By Donovan Arborists | September 26, 2021 0


Coloradans are no stranger to droughts.

At least 54% of the state now is experiencing drought conditions, compared to 100% this time in 2020, according to the recent map by the U.S. Drought Monitor.

In the 1900's, four prolonged dry spells occurred including the infamous dust bowl of the 1930s that lasted up to eight years in some parts of the Southern Plains. Baca County in Colorado was among the areas hardest hit.

President Franklin Delano Roosevelt mobilized the US Forest Service, the Civilian Conservation Corps and the Works Progress Administration to create shelterbelts — millions of trees to hold down the earth. The great wall of trees several miles wide ran from North Dakota to the Texas panhandle, but instead of one solid wall, it became a series of walls called Shelterbelts…30,233 of them.

Sound familiar?

By 1942, the Great Plains Shelterbelt effort saw 220 million Austrian Pine trees planted. Some claim it is the largest ecological effort conducted by the US government to date.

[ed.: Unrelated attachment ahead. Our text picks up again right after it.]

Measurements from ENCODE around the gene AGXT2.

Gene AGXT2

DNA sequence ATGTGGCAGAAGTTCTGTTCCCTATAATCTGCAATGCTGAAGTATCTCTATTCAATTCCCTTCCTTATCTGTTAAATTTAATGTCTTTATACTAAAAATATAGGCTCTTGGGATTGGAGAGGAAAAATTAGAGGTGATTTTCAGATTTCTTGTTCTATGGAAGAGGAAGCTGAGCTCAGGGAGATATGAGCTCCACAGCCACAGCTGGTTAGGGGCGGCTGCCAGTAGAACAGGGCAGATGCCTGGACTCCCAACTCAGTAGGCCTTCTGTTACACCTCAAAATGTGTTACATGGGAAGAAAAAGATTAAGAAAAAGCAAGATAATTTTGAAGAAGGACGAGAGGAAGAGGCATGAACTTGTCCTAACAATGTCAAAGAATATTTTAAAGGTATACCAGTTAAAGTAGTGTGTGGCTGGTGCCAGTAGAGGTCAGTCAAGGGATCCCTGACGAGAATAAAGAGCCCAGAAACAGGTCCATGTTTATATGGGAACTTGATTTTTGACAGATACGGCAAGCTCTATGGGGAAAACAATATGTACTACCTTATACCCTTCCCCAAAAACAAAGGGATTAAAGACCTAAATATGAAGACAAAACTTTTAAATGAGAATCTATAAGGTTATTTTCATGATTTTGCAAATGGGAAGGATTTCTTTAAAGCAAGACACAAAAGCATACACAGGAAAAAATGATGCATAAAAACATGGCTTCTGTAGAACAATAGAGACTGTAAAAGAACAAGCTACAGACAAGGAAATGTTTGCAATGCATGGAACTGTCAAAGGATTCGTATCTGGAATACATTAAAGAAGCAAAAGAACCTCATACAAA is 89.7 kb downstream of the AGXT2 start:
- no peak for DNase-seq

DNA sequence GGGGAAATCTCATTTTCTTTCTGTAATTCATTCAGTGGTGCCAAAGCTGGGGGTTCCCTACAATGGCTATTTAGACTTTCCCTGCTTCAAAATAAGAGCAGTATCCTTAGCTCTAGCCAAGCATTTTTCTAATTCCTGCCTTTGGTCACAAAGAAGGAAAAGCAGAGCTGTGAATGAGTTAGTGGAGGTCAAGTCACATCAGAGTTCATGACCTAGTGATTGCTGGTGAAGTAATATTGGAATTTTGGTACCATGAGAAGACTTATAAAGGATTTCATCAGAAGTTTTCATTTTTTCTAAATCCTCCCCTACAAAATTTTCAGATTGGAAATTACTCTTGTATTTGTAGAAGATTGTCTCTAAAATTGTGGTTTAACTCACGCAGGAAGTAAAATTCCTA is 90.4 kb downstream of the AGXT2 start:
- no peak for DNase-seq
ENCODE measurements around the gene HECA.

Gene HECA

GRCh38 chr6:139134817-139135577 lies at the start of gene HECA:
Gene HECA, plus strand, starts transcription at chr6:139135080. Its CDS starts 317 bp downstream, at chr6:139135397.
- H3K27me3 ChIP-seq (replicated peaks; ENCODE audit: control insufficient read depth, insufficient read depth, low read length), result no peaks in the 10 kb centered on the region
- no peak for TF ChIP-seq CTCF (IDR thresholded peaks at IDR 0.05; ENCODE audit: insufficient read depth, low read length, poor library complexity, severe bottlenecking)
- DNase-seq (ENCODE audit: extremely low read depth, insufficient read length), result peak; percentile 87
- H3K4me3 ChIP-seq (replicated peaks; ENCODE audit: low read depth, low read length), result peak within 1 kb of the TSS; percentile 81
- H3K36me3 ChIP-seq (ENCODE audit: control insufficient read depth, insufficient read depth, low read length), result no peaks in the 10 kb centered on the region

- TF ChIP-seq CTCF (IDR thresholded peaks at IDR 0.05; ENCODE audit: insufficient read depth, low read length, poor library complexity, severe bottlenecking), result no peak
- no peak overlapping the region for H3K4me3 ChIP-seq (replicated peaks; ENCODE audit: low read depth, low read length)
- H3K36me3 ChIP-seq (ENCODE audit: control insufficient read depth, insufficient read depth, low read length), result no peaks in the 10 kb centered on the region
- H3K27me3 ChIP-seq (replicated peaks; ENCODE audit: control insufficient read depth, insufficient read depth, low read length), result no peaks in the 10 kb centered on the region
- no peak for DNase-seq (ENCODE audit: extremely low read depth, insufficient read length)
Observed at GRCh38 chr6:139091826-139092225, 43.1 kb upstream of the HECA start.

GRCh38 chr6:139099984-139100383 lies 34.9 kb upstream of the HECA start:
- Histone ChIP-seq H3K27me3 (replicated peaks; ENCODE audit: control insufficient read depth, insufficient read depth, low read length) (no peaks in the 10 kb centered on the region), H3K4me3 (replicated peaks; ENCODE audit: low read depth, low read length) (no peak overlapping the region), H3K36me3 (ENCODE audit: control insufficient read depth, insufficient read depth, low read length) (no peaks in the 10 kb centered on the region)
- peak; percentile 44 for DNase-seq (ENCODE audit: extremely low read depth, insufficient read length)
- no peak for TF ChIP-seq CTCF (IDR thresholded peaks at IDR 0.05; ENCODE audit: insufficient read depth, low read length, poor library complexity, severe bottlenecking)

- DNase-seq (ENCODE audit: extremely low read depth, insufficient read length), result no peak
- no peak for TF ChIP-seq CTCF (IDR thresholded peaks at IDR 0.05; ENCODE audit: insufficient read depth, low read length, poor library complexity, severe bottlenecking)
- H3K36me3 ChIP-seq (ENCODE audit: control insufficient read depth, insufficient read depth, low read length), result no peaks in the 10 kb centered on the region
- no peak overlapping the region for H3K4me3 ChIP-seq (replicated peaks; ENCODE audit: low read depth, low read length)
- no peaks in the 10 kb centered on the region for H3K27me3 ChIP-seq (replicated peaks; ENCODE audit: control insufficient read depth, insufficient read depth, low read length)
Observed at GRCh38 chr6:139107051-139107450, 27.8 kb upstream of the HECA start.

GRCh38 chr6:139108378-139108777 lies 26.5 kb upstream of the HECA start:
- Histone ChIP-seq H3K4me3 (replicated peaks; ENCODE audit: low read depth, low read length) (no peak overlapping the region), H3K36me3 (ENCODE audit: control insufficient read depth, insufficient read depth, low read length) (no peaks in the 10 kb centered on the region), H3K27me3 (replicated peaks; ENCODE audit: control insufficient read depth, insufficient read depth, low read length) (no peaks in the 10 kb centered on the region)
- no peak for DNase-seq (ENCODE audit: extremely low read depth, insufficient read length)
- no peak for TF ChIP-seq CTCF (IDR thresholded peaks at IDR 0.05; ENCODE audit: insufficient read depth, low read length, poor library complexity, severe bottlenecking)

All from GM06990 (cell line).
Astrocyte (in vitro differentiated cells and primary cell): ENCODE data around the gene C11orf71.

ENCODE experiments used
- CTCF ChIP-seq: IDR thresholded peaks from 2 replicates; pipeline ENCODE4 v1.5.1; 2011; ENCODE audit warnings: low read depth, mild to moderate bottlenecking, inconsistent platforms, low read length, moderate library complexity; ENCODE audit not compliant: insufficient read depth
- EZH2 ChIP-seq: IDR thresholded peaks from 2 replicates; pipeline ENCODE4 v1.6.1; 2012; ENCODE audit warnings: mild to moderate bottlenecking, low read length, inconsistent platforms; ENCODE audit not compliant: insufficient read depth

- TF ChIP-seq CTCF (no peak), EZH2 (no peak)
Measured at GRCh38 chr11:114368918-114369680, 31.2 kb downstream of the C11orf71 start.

Since 2000, the longest drought in Colorado lasted 395 weeks from October 2001 to May 2009. So as they say, “It’s not over yet.” And it won’t be. Drought is of increasing concern and landowners should plant with this in mind.

The Austrian Pine is hardy, withstanding city or seaside conditions, heat and drought, clay and alkaline soils. It grows to 60’ making it particularly good for windbreaks. Brought to North America in 1759, the tree is native to Europe and Asia.

Austrian pine (Pinus nigra) was introduced to North America in 1759.  This two- needled evergreen, also called European black pine and common black pine, is native to Europe and Asia. The Arbor Day Foundation reports these trees have thrived for more than 75 years in some of the poorest planting conditions in our country.

Colorado State University Extension recommends the following trees be planted in Colorado for their drought resistant characteristics:

  • Hackberry
  • Hawthorn
  • Honeylocust
  • Kentucky Coffeetree
  • Upright and Spreading Junipers
  • Bristlecone Pine
  • Pinyon
  • Limber Pine
  • Mugo Pine
  • Ponderosa Pine
  • American Plum
  • Gambel Oak.

Contact Donovan Arborists for recommendations to prepare your landscape to resist drought most effectively.

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